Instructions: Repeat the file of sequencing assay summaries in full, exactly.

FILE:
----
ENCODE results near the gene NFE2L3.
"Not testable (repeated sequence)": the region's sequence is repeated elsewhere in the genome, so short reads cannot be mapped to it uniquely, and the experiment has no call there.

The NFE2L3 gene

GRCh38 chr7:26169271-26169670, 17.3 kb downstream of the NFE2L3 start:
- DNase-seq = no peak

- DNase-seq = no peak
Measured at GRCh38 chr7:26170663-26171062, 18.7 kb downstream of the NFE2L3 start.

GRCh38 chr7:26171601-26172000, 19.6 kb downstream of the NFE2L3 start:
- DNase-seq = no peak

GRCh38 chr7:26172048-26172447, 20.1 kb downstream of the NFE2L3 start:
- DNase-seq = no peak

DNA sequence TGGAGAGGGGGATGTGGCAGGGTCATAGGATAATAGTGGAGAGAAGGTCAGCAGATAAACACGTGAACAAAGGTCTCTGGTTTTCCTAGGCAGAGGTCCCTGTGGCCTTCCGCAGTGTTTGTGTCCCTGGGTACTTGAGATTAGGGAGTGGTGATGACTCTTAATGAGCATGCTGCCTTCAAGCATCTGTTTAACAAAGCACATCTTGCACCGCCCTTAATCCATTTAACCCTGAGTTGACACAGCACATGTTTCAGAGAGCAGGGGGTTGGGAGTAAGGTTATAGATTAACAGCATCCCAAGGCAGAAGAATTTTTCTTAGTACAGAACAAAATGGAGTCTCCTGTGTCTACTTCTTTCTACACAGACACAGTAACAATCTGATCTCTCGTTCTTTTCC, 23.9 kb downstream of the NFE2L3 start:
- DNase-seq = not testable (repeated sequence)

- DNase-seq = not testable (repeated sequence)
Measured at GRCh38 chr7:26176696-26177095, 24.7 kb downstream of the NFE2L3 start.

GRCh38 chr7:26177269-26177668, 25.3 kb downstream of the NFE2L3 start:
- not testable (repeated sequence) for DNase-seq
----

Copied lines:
ENCODE results near the gene NFE2L3.
"Not testable (repeated sequence)": the region's sequence is repeated elsewhere in the genome, so short reads cannot be mapped to it uniquely, and the experiment has no call there.

The NFE2L3 gene

GRCh38 chr7:26169271-26169670, 17.3 kb downstream of the NFE2L3 start:
- DNase-seq = no peak

- DNase-seq = no peak
Measured at GRCh38 chr7:26170663-26171062, 18.7 kb downstream of the NFE2L3 start.

GRCh38 chr7:26171601-26172000, 19.6 kb downstream of the NFE2L3 start:
- DNase-seq = no peak

GRCh38 chr7:26172048-26172447, 20.1 kb downstream of the NFE2L3 start:
- DNase-seq = no peak

DNA sequence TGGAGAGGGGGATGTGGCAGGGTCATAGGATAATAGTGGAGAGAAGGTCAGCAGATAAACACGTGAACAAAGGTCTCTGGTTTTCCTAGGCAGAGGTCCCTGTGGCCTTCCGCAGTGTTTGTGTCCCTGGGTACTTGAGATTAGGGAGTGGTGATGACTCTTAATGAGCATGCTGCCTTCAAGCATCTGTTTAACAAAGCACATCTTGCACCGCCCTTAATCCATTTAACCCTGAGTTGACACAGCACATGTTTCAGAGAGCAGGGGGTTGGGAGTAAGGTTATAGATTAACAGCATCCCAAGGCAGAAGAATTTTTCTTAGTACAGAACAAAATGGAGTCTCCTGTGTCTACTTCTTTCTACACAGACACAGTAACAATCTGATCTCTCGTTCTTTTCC, 23.9 kb downstream of the NFE2L3 start:
- DNase-seq = not testable (repeated sequence)

- DNase-seq = not testable (repeated sequence)
Measured at GRCh38 chr7:26176696-26177095, 24.7 kb downstream of the NFE2L3 start.

GRCh38 chr7:26177269-26177668, 25.3 kb downstream of the NFE2L3 start:
- not testable (repeated sequence) for DNase-seq